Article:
Here’s a perfect example of firm kindness that comes from a friend of mine. Recently, my friend was with his autistic son at nearby park. This park is fully ADA accessible and even has sensory equipment for those on the autism spectrum. When he arrived, he noticed a group of kids waiting for their turn on a platform swing, and he also noticed a bunch of adults mulling about whispering to each other and pointing toward the swing. When he got in full view, he noticed an adult woman on the swing just kicking back with her smartphone. He immediately walked over, and with a firm voice said, “Excuse me, but everything here is for the kids, not us adults. We would like you to get up now, because there are a lot of kids waiting to use this swing.”

The woman was not happy, but she got up. Immediately, the other parents in the park came up to my friend to thank him for dealing with the rude woman. My friend made an astute observation: “Everybody at the park was so caught up in being nice that they totally forgot to be kind. By being nice to the rude woman, they were being unkind to all the kids at the park.” This woman was taking from the kids, and my friend was kind enough to give it back to the kids.

Adam Grant, PhD at the Wharton School of business in his groundbreaking book called Give and Take shows how companies can win across of many metrics by hiring and supporting more employees who are givers (as opposed to takers). Harvard Business School’s Amy Cuddy and her research partners have also shown that leaders who project warmth – even before establishing their competence – are more effective than those who lead with their toughness and skill. Jonathan Haidt at New York University Stern School of Business shows in his research that when leaders are self-sacrificing, their employees experience being moved and inspired. As a consequence, the employees feel more loyal and committed and are more likely to go out of their way to be helpful and friendly to other employees. Research on “paying it forward” shows that when you work with people who help you, in turn you will be more likely to help others (and not necessarily just those who helped you).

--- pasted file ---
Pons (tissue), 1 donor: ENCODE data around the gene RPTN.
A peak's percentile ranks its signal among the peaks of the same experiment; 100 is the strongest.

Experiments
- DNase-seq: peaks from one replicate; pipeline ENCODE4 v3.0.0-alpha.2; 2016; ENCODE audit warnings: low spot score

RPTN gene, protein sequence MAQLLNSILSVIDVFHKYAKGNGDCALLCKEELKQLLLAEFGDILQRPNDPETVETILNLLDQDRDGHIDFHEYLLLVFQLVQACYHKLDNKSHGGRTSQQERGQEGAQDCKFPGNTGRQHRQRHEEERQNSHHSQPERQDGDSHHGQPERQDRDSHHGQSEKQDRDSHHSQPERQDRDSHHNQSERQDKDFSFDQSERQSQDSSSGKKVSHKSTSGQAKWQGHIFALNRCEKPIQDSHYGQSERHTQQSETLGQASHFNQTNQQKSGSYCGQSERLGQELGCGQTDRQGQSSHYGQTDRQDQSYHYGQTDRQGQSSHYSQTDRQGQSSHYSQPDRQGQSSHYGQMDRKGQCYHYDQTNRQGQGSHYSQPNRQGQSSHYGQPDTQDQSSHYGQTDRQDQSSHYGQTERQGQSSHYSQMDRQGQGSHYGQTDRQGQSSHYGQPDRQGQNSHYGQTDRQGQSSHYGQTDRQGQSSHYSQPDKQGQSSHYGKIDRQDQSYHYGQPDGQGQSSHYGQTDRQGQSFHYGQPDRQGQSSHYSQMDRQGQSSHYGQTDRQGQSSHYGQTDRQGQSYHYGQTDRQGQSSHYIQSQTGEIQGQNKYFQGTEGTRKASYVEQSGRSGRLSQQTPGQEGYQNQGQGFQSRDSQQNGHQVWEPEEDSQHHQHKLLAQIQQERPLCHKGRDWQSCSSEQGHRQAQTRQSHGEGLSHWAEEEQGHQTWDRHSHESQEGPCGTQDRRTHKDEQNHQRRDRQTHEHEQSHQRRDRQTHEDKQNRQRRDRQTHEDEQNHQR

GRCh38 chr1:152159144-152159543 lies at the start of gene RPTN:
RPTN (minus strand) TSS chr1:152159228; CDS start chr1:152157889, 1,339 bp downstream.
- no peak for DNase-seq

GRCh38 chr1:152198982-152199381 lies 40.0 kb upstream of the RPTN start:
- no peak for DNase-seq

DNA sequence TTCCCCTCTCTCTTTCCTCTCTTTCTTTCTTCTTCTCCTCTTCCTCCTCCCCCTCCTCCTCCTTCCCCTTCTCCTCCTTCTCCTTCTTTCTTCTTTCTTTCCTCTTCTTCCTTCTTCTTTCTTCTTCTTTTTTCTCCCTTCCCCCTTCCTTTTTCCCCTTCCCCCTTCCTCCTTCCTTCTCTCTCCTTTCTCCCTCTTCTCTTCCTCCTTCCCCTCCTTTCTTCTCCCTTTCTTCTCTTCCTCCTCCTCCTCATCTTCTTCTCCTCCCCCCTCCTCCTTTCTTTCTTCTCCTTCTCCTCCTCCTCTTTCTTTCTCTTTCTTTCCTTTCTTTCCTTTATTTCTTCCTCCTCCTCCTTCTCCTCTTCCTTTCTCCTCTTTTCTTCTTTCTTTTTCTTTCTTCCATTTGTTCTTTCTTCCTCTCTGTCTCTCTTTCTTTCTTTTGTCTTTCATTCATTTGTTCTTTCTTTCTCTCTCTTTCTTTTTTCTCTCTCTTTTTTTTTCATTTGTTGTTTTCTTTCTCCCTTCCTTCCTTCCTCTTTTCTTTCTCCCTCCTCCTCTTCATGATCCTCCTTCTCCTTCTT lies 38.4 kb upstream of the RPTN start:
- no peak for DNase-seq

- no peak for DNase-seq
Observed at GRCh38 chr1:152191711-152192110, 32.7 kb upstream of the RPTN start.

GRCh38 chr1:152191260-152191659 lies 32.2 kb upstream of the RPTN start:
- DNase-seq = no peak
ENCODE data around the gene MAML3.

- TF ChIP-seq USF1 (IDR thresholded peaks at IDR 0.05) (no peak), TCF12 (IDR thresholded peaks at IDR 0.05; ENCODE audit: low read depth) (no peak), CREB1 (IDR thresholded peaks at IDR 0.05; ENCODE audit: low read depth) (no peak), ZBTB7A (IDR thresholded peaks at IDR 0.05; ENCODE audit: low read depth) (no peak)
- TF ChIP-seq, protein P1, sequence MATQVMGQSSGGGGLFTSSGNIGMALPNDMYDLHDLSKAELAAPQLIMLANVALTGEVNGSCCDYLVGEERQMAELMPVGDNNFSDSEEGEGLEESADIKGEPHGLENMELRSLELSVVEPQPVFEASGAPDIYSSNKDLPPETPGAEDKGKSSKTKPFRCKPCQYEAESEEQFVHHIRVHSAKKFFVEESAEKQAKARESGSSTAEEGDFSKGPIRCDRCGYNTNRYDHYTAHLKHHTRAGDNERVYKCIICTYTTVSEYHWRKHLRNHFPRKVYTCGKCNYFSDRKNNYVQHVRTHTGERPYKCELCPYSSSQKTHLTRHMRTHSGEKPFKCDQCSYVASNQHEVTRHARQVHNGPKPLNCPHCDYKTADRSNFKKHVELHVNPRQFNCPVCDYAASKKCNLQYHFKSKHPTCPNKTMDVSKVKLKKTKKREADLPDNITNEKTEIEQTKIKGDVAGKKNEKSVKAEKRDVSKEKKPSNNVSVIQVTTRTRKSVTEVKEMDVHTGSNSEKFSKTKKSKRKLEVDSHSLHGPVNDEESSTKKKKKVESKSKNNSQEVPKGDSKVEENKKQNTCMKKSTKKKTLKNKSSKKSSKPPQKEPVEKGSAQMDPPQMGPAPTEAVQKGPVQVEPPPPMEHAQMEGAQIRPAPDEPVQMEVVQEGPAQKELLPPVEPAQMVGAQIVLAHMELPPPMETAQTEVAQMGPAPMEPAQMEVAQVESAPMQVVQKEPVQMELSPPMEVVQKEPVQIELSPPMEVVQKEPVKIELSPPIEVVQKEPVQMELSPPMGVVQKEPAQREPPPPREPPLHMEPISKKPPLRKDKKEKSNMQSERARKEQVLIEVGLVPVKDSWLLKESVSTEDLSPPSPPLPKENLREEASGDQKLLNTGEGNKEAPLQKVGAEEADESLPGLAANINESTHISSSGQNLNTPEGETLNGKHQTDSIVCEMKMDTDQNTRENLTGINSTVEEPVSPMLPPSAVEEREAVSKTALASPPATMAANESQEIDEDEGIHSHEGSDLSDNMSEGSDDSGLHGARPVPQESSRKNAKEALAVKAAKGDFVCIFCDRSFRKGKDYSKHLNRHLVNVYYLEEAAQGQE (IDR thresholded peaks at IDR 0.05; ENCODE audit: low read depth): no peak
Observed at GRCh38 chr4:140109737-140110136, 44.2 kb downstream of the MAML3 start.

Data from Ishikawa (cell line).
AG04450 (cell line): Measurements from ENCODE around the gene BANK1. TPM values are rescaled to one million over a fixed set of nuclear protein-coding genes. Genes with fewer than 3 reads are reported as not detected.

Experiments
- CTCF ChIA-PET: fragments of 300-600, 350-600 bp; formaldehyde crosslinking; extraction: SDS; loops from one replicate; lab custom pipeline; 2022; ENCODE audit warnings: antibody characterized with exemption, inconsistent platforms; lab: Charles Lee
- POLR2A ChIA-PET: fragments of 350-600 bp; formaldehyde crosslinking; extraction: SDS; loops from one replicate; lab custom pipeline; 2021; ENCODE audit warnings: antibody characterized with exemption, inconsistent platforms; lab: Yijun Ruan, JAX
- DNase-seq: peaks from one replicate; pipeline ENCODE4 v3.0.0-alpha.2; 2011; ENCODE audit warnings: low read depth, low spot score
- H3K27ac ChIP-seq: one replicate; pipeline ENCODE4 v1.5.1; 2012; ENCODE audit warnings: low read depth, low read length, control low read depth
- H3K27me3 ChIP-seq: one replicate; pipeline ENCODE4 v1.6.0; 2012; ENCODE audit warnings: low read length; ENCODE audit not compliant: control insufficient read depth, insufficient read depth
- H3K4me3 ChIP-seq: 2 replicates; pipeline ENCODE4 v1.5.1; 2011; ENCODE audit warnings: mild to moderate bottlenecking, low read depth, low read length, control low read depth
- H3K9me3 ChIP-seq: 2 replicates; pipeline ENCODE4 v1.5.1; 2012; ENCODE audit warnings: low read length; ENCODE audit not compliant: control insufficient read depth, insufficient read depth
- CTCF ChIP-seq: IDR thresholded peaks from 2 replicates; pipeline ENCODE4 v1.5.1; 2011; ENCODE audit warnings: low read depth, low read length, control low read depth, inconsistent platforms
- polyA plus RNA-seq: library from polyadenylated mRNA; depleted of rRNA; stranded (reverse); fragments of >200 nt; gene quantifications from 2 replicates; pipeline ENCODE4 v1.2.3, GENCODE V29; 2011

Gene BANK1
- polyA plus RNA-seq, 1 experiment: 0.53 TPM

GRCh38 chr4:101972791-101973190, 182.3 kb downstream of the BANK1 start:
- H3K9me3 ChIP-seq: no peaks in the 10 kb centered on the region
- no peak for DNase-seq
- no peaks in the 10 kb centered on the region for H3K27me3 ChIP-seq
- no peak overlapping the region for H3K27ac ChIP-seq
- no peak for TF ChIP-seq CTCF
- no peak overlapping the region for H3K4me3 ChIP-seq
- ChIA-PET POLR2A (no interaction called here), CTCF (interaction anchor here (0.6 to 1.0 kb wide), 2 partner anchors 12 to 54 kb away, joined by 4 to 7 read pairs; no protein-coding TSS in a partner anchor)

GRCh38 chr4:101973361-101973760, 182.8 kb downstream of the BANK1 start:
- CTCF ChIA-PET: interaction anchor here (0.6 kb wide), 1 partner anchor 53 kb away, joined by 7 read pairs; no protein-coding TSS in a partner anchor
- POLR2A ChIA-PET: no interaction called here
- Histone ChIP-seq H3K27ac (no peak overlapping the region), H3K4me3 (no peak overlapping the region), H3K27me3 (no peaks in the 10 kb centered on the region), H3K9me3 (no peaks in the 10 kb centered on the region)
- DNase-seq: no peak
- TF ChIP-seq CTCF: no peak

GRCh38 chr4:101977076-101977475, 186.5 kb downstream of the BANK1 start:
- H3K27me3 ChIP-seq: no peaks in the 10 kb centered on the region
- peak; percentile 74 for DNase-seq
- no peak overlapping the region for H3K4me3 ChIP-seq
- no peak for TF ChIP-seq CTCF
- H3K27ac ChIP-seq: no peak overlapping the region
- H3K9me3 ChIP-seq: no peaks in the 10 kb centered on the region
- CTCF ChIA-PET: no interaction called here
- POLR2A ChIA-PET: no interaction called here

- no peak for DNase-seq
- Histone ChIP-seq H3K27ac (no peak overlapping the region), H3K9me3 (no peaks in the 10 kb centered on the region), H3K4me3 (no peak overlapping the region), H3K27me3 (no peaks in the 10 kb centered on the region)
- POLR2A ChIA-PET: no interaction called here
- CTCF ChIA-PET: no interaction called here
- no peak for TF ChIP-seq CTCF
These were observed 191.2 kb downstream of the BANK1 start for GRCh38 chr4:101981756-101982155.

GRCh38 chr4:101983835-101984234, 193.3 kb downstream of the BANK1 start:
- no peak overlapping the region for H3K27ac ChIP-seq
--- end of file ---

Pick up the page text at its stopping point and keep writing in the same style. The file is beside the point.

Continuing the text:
Kim Cameron and Emma Seppela, PhD recommend the following to improve the workplace:

  • Caring for, being interested in, and maintaining responsibility for colleagues as friends.
  • Providing support for one another, including kindness and compassion when others are struggling.
  • Avoiding blame and forgiving mistakes.
  • Inspiring one another at work.
  • Emphasizing the meaningfulness of work.
  • Treating one another with respect, gratitude, trust and integrity.

Quite a lot of research has been done on animals with social hierarchies, such as chimps and other primates. It appears that the same rules that determine the most effective human leaders match up with what works for other primates in the wild. For example, the most successful chimp leaders are not the most aggressive ones, nor are the most successful ones passive and "nice,". On the contrary, the most successful chimp leaders are the ones who take an interest in the wellbeing of other chimps AND hold other chimps accountable. Tyrannical chimp leaders don’t last very long; when the leader is aggressive, two slightly smaller/weaker chimps will eventually gang up up the tyrant and take over.

As for us humans, we’re not all too different from our primate cousins. If you chew an employee out for a mistake, the ‘chewing out’ causes the recipient’s brain to secrete cortisol. This raises blood pressure and pulse considerable. The end result is that the employee is now more likely to make mistakes.

What does kindness look like for a leader?

  • Praises good work (but also makes sure everyone knows what the standards and expectations are)
  • Pays attention to team morale (but makes sure to hold individuals accountable)
  • Focuses more on solving problems than on who/what to blame (but doesn’t avoid the ‘difficult conversations’ when necessary)

In the end, this is just a reminder to not confuse or conflate being nice with being kind. While they often align, kindness is not always nice, nor is being nice always kind. Perhaps a good question to ask is, “Did I just help or hurt the goals of the business by what I just said or did?” The answers are not always obvious, but if being a leader was easy, anybody could do it.

Kindness works.